Let’s face it – tax time isn’t fun for ANYONE. If you live with a spinal cord injury or other Disability, it can be even more of a challenge to get those taxes done. Fortunately, help is available! Not to mention, you may be eligible for more deductions than you thought!
The Internal Revenue Service (IRS) offers assistance for those with disabilities through a variety of options. The IRS website states if you are unable to complete your return because of a physical disability, you may obtain assistance from an IRS office, or Volunteer Income Tax Assistance Program (VITA) sponsored by the IRS.
VITA and other information for people with disabilities can be found at http://www.irs.gov/taxtopics/tc102.html.
The IRS recommends you also try www.aarp.org/taxaide/home.html.
For further information on available IRS services, refer to Topic 101 (Volunteer tax assistance, toll free telephone, walk-in assistance, and outreach programs) at
http://www.irs.gov/taxtopics/tc101.html or refer to Publication 910 (PDF), Guide to Free Tax Services (http://www.irs.gov/pub/irs-pdf/p910.pdf).
For additional information on these subjects and other areas that may affect persons with disabilities refer to Publication 907, Tax Highlights for Persons with Disabilities (http://www.irs.gov/publications/p907/index.html).
You May be Eligible for Extra Deductions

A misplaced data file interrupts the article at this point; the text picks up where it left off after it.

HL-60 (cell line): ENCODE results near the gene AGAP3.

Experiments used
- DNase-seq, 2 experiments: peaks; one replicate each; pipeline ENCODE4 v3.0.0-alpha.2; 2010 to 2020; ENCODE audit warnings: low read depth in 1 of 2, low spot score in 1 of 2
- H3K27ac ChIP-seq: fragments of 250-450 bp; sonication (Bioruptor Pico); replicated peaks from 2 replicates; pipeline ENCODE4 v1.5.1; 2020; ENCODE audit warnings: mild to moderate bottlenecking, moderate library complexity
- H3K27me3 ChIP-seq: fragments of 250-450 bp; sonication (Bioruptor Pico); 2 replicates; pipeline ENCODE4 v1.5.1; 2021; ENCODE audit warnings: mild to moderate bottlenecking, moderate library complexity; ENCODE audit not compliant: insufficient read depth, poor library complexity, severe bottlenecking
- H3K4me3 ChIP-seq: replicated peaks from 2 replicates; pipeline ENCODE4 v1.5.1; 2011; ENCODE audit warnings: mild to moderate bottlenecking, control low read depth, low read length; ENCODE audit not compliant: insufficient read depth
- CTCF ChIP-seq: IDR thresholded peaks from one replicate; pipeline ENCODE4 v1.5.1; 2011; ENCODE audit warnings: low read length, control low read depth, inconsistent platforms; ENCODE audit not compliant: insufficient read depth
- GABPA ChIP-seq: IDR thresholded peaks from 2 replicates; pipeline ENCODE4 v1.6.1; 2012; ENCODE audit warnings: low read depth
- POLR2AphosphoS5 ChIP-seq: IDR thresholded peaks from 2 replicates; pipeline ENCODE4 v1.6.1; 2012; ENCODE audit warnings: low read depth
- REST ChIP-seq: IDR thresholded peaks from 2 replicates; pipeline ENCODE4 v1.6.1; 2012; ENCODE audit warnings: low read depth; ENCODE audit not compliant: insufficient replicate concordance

Did you know that as a family caregiver, you too may be entitled to deductions or credits that can help take some of the sting out of tax season? If you have a disability, or care for someone who does, here are some ideas maximizing your deductions.
1. Medical expenses deductions (for this to qualify as a medical expense you must have spent money to alleviate or prevent a physical or mental defect or illness, which can include medical insurance premiums [unless pre-tax], prescription medicines, doctor bills, hospital fees, travel to and from medical appointments at 18 cents/mile.)
2. Special expenses you can claim: Oxygen and the equipment, special schools or homes, artificial limbs, false teeth, eyeglasses, wheelchairs and repairs, crutches, guide dogs, etc.
3. Nursing home care: Only the medical expenses incurred in a nursing home.
4. Nursing, therapeutic, and/or aide services
5. For more tax tip information visit thefamilycaregiver.org
m1e.net and click on the Winter 2007 Take Care newsletter.
Reprinted from The Family Caregiver Take Care! Newsletter with permission of the National Family Caregivers Association, Kensington, MD, the nation’s leading organization for all family caregivers. 1 800-896-3650; www.thefamilycaregiver.org.
Business Owners Get Extra Deductions for Accessibility!
If you are a business owner, check out how making your business accessible can help you at tax time! Visit http://www.ada.gov/.